Rock climbing on the rise

DORSET - Four years ago rock climbing reemerged at Long Trail School as a club sport and now steps are being taken to attempt to make it a sport recognized by the Vermont Principal's Association (VPA.)

"I approached the Vermont Principal's Association and petitioned them to sanction rock climbing as a sport," said Steve Lulek, co-owner of the Green Mountain Climbing Center. "The outcome of that meeting, because they were unsure of climbing as a sport, they're doing an exception to policy. For our January competition the director of the Vermont Principal's Association has been tasked to show up to the competition to interview, at least as I understand it, kids, parents and schools to see if this is a legitimate activity, if there is legitimate interest."

Long Trail is far from being the lone school in the state with a rock climbing program. According to Lulek there are eight schools that participate at the facility in Rutland. He also has a gym in Quechee and between the two, he said there are 12 high schools and 14 junior high schools participating with a total of 22 teams and about 175 students. The numbers are a significant increase from 11 years ago when the sport first. At the time, Lulek said there were two schools - Green Mountain High School and Otter Valley High School - that had rock climbing programs with a total of 11 students participating.

If the VPA receives positive feedback, parents would then have to go before the VPA next November and petition for rock climbing to be a sport. If it is approved, Lulek said that it would be under a two year exhibition activity before it officially becomes a sport in the State of Vermont.

"The problem is climbing has never been recognized as a sport or team event anywhere in the world. So, when people hear about this they don't understand it and most people run away from it," said Lulek. "Yet, it continually is getting recognition and is growing in popularity for many, many reasons."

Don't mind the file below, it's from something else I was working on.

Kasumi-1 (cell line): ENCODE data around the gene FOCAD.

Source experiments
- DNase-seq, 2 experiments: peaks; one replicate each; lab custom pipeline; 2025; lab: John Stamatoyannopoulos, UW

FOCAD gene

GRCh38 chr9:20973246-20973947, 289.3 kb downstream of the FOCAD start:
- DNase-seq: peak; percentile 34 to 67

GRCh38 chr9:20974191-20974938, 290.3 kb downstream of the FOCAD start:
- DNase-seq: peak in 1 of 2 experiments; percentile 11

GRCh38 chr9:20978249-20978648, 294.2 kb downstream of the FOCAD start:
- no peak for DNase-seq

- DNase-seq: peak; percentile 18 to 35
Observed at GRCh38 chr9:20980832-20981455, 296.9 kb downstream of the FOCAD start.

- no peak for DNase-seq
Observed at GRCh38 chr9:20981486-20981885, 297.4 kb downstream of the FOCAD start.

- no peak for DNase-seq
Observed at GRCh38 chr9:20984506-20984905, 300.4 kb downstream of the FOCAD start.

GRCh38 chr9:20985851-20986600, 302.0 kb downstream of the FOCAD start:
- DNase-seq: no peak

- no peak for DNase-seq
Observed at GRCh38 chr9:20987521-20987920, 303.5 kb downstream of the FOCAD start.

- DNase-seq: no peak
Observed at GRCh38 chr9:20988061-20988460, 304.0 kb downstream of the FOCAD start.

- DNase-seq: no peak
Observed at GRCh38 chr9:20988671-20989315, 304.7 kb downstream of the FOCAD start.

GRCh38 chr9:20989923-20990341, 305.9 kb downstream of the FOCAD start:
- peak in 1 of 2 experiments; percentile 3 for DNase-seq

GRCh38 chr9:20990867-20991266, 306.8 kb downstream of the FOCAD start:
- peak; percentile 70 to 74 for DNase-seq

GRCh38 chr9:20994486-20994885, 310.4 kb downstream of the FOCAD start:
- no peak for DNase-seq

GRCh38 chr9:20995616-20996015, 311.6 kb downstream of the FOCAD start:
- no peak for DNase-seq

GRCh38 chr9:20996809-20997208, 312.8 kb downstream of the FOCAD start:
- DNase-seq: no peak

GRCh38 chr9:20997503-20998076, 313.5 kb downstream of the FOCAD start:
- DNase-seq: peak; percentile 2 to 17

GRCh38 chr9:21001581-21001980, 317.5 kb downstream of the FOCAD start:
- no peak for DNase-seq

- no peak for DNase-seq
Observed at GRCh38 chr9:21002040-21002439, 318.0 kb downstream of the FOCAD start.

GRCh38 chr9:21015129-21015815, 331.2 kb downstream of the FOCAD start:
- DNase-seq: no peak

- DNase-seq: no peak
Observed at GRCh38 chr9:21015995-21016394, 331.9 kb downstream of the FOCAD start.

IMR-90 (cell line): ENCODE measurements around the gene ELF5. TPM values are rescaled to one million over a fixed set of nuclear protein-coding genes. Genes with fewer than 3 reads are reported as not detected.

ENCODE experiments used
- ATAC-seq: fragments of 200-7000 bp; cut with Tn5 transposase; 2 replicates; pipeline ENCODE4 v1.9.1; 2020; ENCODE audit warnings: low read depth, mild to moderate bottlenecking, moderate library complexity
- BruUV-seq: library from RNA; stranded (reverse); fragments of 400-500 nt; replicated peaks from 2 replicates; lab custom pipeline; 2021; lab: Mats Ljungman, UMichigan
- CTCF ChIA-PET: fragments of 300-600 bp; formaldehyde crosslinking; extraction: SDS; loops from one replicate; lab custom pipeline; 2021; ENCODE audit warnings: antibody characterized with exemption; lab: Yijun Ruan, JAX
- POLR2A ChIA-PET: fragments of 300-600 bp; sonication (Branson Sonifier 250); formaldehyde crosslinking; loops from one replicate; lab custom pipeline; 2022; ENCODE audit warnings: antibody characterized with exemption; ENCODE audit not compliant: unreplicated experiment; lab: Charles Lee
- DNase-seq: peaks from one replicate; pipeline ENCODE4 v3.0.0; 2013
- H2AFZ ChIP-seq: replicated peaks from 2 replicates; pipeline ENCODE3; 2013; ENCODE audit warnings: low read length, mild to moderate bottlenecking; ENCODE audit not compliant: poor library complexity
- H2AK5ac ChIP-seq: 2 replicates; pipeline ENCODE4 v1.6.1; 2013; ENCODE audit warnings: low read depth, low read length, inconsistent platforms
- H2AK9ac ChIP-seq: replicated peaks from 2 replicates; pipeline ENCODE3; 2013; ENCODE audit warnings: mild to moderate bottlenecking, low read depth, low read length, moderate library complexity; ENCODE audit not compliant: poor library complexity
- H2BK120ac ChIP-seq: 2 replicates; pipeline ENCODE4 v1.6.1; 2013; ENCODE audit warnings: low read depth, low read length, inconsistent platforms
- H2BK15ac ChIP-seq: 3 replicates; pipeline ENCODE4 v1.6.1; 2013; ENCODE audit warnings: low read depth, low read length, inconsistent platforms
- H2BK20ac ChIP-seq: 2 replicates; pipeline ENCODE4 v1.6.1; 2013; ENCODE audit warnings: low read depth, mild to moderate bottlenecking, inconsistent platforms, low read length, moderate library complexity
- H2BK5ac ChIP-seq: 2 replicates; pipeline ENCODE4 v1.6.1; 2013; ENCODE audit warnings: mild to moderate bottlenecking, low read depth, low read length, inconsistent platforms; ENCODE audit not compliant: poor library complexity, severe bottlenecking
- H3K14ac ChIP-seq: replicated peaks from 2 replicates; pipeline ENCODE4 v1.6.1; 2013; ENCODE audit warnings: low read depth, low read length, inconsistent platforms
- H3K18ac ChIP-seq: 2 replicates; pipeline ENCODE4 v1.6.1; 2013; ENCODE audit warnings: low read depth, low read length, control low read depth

In the past year, private schools in Colorado have been trying to create rock climbing as a sport, but it has not been very well organized, Lulek said.

At Long Trail, the sport initially began years ago when a girl who was a serious climber attended the school, according to LTS Rock Climbing Head Coach Simone Hughes. The program was eventually discontinued before resurfacing four years ago. Since then, a number of students have gravitated to the sport.

"We've got a big team," said Hughes. "[We have] six middle schoolers and 18 high schoolers. For a school our size that's a huge team. We have more kids on our team than a school like Rutland."

Nine of the 18 high school students have returned to the team this year, Hughes said. However, of the six middle school students only one was on the team last year.

Lulek said he came up with the concept of rock climbing as a team sport about 13 years ago, but that it took about two years to figure out how to make the sport work in that fashion.

The sport begins in November with a competition being held one Wednesday each month culminating in the championship in mid March. During competition, teams are given an hour and a half and each climber has to submit their best four climbs to their coach. The coach then has to submit the best five climbs turned in by the members of the team.

During competition, there are four rules that climbers must adhere to, Lulek said.

"You can't touch a wall that's not in [your climb,] a hold that's not in [your climb,] you can't be pulled by the rope to assist you in making the move on the climb and you cannot fall," said Lulek. "If you follow the path, the route is what it's called, get your head to the top, touch your head to the ceiling [and] touch for three seconds you are awarded the climb."

Scoring is determined by following the route. For example, if a climber were to successfully climb a 5.8 route they would receive 800 points; a 5.9, 900 points and so on and so forth. Generally speaking, while climbs can range from 5.1 to 5.15, Lulek said the difficulty is scaled down in most gyms and ranges from a 5.5 to 5.13.

The paths are color coded, ranking their difficulty, and Hughes said her students are constantly striving to improve.

"They may start off with doing something simple and then a month later they're two colors better," she said. "I notice my kids push themselves because they want to be better for themselves. I find its such a great sport because your part of a team, but your working toward your personal best."


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